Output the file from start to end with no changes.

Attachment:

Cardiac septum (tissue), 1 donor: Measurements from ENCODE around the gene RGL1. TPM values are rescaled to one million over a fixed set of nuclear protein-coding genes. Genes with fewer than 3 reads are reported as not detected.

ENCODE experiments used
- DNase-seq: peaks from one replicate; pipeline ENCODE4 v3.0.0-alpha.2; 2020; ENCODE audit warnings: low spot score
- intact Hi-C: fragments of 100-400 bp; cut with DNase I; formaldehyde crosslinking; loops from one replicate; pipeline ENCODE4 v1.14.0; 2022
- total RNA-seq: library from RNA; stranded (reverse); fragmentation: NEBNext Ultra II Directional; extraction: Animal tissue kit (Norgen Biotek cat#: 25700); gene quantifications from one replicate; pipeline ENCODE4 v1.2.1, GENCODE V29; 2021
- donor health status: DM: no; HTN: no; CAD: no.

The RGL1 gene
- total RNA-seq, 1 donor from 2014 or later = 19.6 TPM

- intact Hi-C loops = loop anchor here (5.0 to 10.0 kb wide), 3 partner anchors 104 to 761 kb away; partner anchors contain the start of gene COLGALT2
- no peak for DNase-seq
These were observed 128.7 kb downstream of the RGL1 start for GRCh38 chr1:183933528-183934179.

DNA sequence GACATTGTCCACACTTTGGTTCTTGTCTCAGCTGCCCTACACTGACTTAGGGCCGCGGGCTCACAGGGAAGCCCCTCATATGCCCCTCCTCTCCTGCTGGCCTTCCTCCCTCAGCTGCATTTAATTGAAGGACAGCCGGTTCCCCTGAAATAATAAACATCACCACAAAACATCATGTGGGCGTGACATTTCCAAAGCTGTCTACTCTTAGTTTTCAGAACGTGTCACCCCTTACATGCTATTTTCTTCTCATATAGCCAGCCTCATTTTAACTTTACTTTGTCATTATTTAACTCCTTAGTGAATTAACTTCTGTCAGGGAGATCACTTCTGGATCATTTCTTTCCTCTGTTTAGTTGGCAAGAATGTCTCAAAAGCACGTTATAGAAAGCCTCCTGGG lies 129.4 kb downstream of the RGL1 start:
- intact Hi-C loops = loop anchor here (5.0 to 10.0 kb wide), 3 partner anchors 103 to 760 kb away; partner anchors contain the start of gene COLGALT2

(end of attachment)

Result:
Cardiac septum (tissue), 1 donor: Measurements from ENCODE around the gene RGL1. TPM values are rescaled to one million over a fixed set of nuclear protein-coding genes. Genes with fewer than 3 reads are reported as not detected.

ENCODE experiments used
- DNase-seq: peaks from one replicate; pipeline ENCODE4 v3.0.0-alpha.2; 2020; ENCODE audit warnings: low spot score
- intact Hi-C: fragments of 100-400 bp; cut with DNase I; formaldehyde crosslinking; loops from one replicate; pipeline ENCODE4 v1.14.0; 2022
- total RNA-seq: library from RNA; stranded (reverse); fragmentation: NEBNext Ultra II Directional; extraction: Animal tissue kit (Norgen Biotek cat#: 25700); gene quantifications from one replicate; pipeline ENCODE4 v1.2.1, GENCODE V29; 2021
- donor health status: DM: no; HTN: no; CAD: no.

The RGL1 gene
- total RNA-seq, 1 donor from 2014 or later = 19.6 TPM

- intact Hi-C loops = loop anchor here (5.0 to 10.0 kb wide), 3 partner anchors 104 to 761 kb away; partner anchors contain the start of gene COLGALT2
- no peak for DNase-seq
These were observed 128.7 kb downstream of the RGL1 start for GRCh38 chr1:183933528-183934179.

DNA sequence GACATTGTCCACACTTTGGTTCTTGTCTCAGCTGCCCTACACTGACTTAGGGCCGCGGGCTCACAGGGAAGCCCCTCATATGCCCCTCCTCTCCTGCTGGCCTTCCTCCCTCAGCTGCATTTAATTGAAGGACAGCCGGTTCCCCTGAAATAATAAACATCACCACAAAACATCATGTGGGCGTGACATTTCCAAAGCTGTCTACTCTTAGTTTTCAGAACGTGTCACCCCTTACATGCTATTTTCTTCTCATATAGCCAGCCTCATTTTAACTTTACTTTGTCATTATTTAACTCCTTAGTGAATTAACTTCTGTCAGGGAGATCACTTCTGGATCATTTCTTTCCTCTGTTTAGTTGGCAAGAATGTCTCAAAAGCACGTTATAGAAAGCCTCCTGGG lies 129.4 kb downstream of the RGL1 start:
- intact Hi-C loops = loop anchor here (5.0 to 10.0 kb wide), 3 partner anchors 103 to 760 kb away; partner anchors contain the start of gene COLGALT2